Fuqing, China — A shakeout is coming soon to the United States among the ranks of second-tier flat-panel TV brands, and only those with strong core competencies will be able to survive, said Luke Ouyang, Envision Peripherals (EPI) consumer electronics sales director.
Ouyang predicted that by 2010 the industry will be selling 100 million LCD TV units worldwide, and that the top five brands may control up to 70 percent of the market.
In the end, Fremont, Calif.-based EPI, which markets Envision- and AOC-branded PC monitors and AOC-branded LCD and plasma TVs in the United States, should rank among that top five, due in large part to its connection to China-based Top Victory Electronics (TPV), which owns a portion of EPI, according to Ouyang.
TPV is one of the world’s largest assembly companies for CRT, LCD and plasma products, producing some TV displays and/or PC monitors for such leading brands as Sony, Sharp, Philips, Magnavox, Dell and HP, among others, in addition to its own.
Ouyang said the company has collected substantial knowledge of design and manufacturing from its OEM relationships and is now able to sell high-quality AOC-branded LCD and plasma TVs at value price points.
Its heavy manufacturing volume also gives TPV status as the largest customer of LCD panels, which brings the company access to “A grade” LCD panels at full supply levels, despite market shortage conditions last year.
Meanwhile, Ouyang said that to ensure AOC’s longevity in the U.S. CE business, EPI has instituted a policy that no single customer will take more than 20 percent of its volume, and is studying using multiple model lines to serve a variety of distribution channels to protect dealers against unequal pricing practices.
“If you sell the same products into national and discount chains, you will have a lot trouble with complaints about selling the same model with different MSRPs,” Ouyang said. “Pricing is something we are thinking a lot about, and we are looking to offer different models to different categories of retailers.”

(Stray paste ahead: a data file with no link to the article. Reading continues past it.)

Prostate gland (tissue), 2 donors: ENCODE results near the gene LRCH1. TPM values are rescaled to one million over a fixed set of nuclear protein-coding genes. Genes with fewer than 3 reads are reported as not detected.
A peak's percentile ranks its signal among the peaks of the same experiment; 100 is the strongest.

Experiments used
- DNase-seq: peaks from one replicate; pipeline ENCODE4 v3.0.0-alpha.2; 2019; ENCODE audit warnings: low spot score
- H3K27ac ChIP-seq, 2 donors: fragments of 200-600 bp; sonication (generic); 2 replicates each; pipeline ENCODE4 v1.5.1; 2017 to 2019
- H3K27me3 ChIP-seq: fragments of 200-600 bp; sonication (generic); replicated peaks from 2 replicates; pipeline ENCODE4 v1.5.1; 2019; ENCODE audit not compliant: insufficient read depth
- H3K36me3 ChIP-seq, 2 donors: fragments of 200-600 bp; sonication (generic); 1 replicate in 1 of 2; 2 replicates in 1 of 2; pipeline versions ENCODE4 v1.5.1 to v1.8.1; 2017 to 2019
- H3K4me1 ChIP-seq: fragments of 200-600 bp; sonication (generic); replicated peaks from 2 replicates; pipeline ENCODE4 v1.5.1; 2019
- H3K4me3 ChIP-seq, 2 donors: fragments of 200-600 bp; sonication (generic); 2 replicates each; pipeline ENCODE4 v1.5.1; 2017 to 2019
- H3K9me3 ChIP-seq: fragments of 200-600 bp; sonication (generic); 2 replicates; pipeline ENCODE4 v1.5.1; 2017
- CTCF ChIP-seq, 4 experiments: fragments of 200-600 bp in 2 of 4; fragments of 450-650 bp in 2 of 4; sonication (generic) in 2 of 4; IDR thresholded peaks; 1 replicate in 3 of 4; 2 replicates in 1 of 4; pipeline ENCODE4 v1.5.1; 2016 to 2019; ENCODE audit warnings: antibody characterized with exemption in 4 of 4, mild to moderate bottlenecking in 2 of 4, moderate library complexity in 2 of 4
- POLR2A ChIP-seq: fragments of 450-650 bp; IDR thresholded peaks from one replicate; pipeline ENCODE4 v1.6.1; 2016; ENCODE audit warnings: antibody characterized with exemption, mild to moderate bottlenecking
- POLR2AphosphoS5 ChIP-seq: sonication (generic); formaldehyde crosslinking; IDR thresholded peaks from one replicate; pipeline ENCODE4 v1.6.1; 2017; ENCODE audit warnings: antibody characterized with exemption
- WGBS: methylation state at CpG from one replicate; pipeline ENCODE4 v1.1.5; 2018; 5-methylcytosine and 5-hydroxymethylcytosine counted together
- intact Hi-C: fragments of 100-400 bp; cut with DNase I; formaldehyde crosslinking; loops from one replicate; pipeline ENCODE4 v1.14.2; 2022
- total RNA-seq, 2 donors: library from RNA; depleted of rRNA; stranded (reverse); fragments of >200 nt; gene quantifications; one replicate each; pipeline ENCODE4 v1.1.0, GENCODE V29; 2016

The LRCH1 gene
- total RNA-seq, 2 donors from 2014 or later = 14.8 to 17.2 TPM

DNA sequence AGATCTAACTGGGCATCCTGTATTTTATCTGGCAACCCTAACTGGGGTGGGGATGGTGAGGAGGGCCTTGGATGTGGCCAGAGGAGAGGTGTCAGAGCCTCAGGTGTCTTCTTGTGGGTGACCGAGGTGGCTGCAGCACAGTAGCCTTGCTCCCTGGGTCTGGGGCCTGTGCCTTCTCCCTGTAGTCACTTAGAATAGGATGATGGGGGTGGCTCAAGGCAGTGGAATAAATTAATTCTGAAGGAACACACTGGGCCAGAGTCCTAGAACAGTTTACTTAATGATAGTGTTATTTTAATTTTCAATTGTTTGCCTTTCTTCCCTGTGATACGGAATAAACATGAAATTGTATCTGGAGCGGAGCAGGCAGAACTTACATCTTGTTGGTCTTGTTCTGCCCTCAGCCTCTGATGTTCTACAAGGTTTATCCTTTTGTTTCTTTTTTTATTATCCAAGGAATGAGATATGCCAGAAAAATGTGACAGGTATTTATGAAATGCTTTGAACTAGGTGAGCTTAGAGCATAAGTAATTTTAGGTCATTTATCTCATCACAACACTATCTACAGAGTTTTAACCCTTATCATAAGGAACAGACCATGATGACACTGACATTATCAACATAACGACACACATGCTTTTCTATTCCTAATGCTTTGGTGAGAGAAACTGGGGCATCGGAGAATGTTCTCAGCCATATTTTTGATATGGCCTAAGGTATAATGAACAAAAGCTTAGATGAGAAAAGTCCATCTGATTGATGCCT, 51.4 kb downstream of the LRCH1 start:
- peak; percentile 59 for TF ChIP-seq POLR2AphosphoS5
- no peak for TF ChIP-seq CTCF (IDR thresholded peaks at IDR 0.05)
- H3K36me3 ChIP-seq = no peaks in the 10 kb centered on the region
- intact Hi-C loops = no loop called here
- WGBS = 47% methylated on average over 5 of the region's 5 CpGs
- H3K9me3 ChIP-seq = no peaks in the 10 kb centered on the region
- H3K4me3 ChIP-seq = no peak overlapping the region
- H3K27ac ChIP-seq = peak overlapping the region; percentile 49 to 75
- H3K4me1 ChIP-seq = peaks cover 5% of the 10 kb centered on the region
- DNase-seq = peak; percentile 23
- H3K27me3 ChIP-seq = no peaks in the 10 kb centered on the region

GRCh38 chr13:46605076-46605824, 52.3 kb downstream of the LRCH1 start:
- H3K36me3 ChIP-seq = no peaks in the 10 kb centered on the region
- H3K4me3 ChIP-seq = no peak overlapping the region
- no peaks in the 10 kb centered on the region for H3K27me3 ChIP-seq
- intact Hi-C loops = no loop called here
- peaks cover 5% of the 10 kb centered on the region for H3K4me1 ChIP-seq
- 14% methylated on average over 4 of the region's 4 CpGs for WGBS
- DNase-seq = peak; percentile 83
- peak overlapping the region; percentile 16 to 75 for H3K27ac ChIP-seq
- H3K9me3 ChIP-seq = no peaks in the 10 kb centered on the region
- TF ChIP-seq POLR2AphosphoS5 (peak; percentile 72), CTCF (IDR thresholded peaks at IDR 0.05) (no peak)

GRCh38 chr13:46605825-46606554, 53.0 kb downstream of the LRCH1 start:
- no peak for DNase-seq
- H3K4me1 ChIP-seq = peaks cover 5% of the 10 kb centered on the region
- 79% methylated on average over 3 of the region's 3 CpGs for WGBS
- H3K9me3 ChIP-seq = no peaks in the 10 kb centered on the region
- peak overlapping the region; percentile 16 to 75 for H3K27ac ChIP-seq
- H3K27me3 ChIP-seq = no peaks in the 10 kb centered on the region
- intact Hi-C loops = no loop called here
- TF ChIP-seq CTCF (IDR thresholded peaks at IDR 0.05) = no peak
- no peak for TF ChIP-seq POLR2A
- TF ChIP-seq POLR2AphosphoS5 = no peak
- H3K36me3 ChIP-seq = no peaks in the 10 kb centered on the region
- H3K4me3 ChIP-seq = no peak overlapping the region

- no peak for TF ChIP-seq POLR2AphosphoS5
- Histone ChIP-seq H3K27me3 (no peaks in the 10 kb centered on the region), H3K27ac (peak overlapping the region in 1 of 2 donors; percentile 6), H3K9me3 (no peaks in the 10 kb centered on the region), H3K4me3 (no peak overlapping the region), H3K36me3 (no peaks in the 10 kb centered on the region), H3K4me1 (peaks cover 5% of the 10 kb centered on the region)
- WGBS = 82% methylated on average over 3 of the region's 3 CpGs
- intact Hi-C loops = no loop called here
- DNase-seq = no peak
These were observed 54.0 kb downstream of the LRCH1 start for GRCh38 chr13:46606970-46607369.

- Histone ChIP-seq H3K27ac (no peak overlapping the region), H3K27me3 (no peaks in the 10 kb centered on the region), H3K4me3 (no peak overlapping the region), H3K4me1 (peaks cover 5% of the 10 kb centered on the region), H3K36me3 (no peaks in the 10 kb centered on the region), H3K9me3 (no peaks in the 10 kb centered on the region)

Similarly, the company is putting together a plan to offer private-label goods for some accounts, but will make sure that what it produces under a private badge doesn’t conflict with products it sells under its own AOC lines.
“We are not just going to go into the market and disappear tomorrow,” Ouyang vowed. “Our IT monitor business has survived for 10 years” in the United States.
Meanwhile, the company is building AOC gradually using standard co-op advertising programs and product placement through multiple e-commerce Web sites, including Amazon.com and Costco.com. But EPI doesn’t have the deep pockets of a Sony or Samsung to promote its brand on major television and print campaigns.
Ouyang acknowledged that the AOC brand (which stands for Admiral Offshore Company) may be difficult for customers to embrace, so he is looking to connect the Envision trademark used for IT monitors with AOC on television products. The company has launched an Envision Series of LCD TVs under the AOC brand, in a fashion that Ouyang compared to Sharp’s Aquos sub-brand or Sony’s BRAVIA line.
The company does not have licensing rights to the once popular Admiral TV brand in the United States and must stick with the AOC trademark, he said. In other international markets, such as Latin America, the AOC brand has sold very well, according to Ouyang.
Ouyang said EPI also has been exploring licensing another established brand for flat-panel TVs, including GE, to join its AOC line.
EPI, which claims 2 percent U.S. market share today, currently sells AOC televisions to such accounts as CompUSA and Fry’s and has had its plasma models tested by Tweeter. Ouyang said he also expects to soon deliver small screen LCDs to Costco, after working the warehouse club on its Costco.com Web site.
The company is adding large-screen high-definition TV displays, including 42W-inch, and in September 50W-inch, sizes, and it offers LCD TVs in the 27W-inch, 32W-inch and 37W-inch screen sizes. AOC is offering leading retailers an alternative to lesser-quality flat-panel lines being featured at discounted prices.